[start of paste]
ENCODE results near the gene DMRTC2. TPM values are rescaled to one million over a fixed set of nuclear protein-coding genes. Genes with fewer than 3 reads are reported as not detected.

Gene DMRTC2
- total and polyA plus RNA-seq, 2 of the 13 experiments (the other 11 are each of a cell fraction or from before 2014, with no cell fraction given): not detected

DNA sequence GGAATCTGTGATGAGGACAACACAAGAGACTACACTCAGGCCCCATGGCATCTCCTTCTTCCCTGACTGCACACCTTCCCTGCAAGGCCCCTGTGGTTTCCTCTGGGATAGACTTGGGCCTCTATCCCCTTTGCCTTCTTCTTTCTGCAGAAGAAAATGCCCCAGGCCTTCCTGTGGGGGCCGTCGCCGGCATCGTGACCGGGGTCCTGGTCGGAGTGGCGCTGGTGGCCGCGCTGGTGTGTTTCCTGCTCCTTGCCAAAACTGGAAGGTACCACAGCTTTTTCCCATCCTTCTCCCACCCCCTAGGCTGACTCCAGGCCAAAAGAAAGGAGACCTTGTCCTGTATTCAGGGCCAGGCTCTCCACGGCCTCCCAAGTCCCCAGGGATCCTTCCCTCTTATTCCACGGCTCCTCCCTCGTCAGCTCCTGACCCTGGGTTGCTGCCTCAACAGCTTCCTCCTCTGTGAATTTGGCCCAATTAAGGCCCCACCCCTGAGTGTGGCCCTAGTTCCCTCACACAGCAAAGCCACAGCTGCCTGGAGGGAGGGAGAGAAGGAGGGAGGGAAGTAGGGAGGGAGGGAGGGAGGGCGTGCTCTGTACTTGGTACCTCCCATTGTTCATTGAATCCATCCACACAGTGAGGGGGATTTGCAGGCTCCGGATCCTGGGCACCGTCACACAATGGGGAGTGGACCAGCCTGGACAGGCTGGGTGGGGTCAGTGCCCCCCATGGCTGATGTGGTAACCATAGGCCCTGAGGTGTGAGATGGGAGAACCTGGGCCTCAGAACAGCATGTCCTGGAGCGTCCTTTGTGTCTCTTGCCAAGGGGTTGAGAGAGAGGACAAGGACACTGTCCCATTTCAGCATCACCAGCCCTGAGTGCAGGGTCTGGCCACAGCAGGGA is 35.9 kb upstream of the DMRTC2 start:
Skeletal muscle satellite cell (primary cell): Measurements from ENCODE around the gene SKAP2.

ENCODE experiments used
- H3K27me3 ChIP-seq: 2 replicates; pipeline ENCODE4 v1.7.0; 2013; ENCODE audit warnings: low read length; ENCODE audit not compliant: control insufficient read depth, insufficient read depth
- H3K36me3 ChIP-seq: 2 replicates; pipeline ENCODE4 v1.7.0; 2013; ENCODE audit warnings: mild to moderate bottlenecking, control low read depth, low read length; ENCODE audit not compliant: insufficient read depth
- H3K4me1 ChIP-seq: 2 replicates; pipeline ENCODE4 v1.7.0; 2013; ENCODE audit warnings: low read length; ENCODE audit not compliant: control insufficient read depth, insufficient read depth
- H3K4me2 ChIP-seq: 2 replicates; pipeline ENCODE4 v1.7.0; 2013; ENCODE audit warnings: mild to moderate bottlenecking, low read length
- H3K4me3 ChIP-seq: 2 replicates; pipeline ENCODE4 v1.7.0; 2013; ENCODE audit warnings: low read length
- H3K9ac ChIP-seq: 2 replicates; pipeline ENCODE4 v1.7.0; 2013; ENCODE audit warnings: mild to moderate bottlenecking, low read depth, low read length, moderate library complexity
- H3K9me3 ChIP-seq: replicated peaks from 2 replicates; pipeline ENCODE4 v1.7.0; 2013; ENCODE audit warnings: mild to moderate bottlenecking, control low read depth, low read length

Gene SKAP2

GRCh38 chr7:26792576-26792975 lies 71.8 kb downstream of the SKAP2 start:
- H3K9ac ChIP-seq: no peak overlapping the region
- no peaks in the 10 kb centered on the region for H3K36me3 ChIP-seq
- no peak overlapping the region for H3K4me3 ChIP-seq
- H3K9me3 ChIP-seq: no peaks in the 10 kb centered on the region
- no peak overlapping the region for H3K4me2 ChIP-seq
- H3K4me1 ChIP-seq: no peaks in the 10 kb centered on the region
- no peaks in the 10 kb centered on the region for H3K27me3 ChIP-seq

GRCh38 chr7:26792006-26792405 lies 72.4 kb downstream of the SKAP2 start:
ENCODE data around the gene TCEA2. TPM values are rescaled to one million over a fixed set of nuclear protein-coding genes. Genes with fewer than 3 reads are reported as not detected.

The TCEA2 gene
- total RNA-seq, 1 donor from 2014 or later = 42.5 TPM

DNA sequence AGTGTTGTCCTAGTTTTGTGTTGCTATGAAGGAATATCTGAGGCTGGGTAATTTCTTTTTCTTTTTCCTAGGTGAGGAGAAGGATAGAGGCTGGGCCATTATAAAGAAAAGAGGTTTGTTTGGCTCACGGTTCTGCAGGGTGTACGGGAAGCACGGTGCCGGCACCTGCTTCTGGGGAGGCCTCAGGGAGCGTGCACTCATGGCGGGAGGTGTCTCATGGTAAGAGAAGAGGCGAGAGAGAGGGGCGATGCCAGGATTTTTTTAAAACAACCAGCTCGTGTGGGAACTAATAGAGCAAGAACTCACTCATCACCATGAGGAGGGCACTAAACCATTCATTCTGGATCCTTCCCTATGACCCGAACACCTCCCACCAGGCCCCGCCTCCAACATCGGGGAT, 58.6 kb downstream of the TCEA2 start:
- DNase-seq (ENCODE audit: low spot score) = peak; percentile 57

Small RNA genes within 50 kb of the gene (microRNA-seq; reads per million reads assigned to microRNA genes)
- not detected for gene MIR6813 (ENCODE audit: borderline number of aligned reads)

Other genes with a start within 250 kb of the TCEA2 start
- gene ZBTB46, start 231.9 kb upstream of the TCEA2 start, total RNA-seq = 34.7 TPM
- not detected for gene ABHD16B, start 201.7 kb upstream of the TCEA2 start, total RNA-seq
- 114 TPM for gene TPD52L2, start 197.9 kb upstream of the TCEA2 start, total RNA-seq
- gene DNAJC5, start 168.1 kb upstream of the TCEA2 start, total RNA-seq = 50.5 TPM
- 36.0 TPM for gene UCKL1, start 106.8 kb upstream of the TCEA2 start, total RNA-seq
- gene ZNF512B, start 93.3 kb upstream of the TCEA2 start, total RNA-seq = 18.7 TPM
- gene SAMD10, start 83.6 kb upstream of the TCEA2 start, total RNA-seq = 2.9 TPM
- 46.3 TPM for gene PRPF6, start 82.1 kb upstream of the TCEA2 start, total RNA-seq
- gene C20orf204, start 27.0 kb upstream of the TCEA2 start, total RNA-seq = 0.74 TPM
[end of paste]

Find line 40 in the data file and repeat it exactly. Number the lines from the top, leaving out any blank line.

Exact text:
- gene C20orf204, start 27.0 kb upstream of the TCEA2 start, total RNA-seq = 0.74 TPM